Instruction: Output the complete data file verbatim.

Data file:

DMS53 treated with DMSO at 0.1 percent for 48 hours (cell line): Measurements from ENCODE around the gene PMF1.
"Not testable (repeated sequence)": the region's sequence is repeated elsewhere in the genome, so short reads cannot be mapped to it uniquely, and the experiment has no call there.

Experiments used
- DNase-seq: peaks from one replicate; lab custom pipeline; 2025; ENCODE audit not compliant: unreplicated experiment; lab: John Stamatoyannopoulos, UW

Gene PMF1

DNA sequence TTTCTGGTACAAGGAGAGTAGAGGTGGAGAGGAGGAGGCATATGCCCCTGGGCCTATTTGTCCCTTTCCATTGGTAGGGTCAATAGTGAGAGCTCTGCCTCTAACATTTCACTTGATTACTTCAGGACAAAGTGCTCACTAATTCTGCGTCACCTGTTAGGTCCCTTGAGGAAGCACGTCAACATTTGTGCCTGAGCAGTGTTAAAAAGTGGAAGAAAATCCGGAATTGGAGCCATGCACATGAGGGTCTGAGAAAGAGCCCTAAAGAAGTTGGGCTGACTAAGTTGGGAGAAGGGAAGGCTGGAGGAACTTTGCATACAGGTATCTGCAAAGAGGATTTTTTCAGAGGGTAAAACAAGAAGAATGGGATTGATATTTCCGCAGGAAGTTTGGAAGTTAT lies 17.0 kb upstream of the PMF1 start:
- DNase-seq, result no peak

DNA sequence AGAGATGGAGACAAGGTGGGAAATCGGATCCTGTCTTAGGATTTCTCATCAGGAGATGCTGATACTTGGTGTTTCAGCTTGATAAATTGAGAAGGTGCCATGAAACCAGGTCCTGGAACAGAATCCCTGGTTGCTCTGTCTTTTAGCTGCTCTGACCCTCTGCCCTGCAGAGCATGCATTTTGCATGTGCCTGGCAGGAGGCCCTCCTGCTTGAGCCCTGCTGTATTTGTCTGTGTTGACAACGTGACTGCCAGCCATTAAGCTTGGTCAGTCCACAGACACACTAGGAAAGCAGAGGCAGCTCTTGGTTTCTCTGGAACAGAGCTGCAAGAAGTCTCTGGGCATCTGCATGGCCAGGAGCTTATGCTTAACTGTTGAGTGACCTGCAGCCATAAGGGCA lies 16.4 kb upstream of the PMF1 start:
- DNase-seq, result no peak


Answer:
DMS53 treated with DMSO at 0.1 percent for 48 hours (cell line): Measurements from ENCODE around the gene PMF1.
"Not testable (repeated sequence)": the region's sequence is repeated elsewhere in the genome, so short reads cannot be mapped to it uniquely, and the experiment has no call there.

Experiments used
- DNase-seq: peaks from one replicate; lab custom pipeline; 2025; ENCODE audit not compliant: unreplicated experiment; lab: John Stamatoyannopoulos, UW

Gene PMF1

DNA sequence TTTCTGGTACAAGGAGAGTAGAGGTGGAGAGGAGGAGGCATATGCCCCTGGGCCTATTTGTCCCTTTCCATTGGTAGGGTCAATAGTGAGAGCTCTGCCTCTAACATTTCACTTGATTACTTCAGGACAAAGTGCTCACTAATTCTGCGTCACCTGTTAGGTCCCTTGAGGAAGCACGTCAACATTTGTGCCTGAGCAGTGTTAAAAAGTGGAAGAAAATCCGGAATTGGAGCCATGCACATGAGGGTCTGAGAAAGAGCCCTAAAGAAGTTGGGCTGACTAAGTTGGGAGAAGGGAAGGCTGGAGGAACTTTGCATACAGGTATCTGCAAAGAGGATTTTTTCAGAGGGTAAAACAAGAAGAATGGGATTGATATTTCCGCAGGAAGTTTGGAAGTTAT lies 17.0 kb upstream of the PMF1 start:
- DNase-seq, result no peak

DNA sequence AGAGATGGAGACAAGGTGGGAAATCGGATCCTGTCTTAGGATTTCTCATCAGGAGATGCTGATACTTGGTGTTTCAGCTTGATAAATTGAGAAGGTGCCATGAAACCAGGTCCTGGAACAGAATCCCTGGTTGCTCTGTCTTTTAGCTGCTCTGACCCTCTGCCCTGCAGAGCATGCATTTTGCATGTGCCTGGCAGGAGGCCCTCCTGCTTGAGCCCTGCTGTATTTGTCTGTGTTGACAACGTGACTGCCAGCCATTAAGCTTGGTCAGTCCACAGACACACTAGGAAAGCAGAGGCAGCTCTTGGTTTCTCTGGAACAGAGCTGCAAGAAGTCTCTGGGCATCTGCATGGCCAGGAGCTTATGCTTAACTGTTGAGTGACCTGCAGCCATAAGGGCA lies 16.4 kb upstream of the PMF1 start:
- DNase-seq, result no peak